Thursday, October 15, 2009

Flight attendant on hijacked plane says Hill is no killer

By DeWayne Wickham

The excited voice on my answering machine was that of a woman who had read my recent column about Charles Hill, an American who skyjacked a plane to Cuba 38 years ago.
Hill and two other black revolutionaries were driving from California to Mississippi with a trunk full of high-powered weapons and dynamite the night of Nov. 8, 1971 when they were stopped outside Albuquerque, N.M. by New Mexico state trooper Robert Rosenbloom. In the ensuing confrontation, the trooper was shot dead.

For nearly four decades, there was no information on which of the three men — Hill, Ralph Goodwin or Michael Finney — had fired the fatal shot. If the cops had an idea, they didn’t say. And from their self-imposed exile in Cuba, the three fugitives revealed little about the fatal confrontation.

But the 66-year-old former flight attendant who left the message on my phone believes she knows.

Elizabeth Walthall was working TWA Flight 106 the day the three men, members of the Republic of New Afrika, a black separatist group, stormed aboard the jet as it sat on the tarmac at Albuquerque airport.

They demanded to be taken to Africa, but the plane wasn’t equipped for a transatlantic flight, so they settled for Cuba, she said in a telephone interview from her home in Pinehurst, N.C.

Walthall said the skyjacking occurred the day before Thanksgiving. The plane was scheduled to fly to Philadelphia, where it was supposed to arrive in time for her to have dinner the next day in her hometown of Camden, N.J.

When the three men came aboard the plane, Walthall said, Hill brandished a knife, Goodwin carried a briefcase and “Finney had the gun.” It was that gun, and what Finney said he’d done with it, that convinced her he killed Rosenbloom.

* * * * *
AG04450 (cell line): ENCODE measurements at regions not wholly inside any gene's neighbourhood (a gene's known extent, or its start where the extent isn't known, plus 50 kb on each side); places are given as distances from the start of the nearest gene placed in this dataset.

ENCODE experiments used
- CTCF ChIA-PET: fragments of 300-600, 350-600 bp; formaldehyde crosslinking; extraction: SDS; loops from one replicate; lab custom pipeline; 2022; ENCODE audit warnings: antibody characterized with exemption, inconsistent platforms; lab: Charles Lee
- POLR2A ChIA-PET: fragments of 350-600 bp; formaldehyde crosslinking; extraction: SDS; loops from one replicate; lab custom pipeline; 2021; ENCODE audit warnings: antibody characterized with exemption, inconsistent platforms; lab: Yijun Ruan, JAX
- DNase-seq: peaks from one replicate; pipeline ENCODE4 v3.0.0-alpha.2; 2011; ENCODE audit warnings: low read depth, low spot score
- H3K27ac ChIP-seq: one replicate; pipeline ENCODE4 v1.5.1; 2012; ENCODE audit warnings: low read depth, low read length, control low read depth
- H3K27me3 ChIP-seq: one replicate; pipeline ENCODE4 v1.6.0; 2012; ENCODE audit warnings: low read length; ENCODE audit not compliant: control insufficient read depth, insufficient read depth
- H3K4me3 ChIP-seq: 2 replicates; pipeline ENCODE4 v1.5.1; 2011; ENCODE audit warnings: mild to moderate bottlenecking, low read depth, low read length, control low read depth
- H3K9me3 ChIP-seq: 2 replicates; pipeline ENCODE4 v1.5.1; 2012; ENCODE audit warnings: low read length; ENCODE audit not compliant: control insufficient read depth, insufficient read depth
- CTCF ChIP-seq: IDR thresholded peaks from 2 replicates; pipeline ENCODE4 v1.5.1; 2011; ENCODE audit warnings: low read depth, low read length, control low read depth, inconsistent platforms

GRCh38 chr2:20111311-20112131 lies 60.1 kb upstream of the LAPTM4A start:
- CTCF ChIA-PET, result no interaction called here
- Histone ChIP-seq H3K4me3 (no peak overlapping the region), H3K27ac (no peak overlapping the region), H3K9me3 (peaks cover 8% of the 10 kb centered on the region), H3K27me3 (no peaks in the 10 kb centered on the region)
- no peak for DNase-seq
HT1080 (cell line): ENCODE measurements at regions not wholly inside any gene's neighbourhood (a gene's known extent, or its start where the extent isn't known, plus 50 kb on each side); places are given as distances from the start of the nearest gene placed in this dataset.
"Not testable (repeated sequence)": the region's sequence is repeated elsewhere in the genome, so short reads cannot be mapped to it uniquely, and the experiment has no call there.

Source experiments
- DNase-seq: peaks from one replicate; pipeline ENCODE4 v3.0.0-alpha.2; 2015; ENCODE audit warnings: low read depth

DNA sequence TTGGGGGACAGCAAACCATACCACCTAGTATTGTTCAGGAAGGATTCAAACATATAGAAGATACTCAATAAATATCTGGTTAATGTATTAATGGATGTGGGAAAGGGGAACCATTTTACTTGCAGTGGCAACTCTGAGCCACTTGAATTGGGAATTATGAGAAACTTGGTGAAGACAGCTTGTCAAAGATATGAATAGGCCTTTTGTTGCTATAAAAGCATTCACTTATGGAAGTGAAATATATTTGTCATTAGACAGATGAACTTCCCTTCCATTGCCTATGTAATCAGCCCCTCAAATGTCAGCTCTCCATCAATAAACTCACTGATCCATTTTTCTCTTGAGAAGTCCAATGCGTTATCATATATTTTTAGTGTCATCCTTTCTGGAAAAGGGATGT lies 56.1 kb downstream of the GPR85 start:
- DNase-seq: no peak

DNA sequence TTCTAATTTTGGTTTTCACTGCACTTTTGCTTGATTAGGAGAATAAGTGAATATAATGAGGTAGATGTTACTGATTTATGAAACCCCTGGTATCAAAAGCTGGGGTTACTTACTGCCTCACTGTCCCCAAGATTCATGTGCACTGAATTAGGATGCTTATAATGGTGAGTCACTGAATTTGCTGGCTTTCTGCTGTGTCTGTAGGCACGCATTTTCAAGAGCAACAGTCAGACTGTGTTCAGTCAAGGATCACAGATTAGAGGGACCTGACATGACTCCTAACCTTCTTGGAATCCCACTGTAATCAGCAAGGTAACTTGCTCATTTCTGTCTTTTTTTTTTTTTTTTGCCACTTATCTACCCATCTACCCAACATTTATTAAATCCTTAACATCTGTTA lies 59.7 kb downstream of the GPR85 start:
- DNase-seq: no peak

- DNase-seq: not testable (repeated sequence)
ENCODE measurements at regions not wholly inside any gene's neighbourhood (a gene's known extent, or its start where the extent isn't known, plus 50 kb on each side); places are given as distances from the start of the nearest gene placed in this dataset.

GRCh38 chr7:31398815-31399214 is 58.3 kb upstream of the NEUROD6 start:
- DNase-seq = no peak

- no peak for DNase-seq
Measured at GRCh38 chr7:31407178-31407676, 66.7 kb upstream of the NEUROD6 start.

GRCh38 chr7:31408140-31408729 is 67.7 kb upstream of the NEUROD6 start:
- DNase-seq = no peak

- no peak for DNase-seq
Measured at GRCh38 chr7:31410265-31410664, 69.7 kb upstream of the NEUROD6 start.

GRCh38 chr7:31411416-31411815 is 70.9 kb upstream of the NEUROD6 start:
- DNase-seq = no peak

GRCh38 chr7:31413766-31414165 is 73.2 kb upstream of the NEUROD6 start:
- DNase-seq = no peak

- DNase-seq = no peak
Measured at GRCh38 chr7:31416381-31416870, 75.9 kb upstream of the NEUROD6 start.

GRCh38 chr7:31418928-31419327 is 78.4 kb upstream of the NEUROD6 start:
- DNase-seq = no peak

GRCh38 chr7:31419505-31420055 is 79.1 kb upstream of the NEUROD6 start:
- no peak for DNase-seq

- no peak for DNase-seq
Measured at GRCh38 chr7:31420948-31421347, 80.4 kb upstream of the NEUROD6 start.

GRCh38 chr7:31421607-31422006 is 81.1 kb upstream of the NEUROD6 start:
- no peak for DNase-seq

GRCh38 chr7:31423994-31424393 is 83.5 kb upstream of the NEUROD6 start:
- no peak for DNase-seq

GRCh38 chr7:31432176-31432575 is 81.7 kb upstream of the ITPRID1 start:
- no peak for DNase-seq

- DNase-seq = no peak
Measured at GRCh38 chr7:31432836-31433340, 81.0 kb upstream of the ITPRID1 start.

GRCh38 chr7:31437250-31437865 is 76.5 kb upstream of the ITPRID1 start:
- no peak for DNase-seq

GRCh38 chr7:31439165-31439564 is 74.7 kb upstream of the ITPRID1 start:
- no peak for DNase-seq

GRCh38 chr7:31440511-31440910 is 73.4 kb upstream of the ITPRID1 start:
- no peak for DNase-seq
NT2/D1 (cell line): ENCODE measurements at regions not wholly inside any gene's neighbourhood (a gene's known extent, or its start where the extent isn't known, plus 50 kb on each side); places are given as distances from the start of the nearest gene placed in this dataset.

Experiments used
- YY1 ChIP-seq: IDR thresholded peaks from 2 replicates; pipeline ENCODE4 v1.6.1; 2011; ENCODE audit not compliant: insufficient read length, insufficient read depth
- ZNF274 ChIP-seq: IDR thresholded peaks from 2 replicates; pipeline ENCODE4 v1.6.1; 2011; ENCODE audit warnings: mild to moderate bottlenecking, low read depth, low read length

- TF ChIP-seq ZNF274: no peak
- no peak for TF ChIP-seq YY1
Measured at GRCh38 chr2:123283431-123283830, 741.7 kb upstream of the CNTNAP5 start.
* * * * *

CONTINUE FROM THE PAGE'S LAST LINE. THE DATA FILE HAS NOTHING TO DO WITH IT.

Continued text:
“I’ve already killed somebody ... I didn’t like it, but I could do it again,” she said Finney told her at one point during the flight when he tried to silence her nonstop chatter.

At another point during the flight, Walthall said Goodwin, who seemed very remorseful, told her of Rosenbloom’s death that Finney “got crazy and he shot him and killed him.”

Why did Walthall want me to know this? Because I’d written that improved relations between the U.S. and Cuba could prompt Cuba to send Hill back to the U.S. to be tried for skyjacking and murder. Walthall wants potential jurors to know Hill wasn’t the triggerman.

“I think I know enough that he didn’t commit that murder that it would be criminal of me not to say so,” she told me. “I’m in favor of capital punishment ... but I don’t believe in punishing someone for a murder they didn’t commit.”

When it comes to the death penalty, the passage of time probably will be a greater help to Hill — if he’s ever tried here — than any testimony Walthall might offer. Earlier this year, Gov. Bill Richardson signed a bill that abolished New Mexico’s death penalty.

But her testimony might help Hill , 59, get a lesser sentence than the life without parole that Richardson said will now be given to “the worst criminals.” With diplomatic contacts between the United States and Cuba on the rise, Hill could soon end up in an U.S. courtroom, where he will need a jury to hear what Walthall has to say about who killed Rosenbloom if he expects to ever see more than the inside of an American prison cell.

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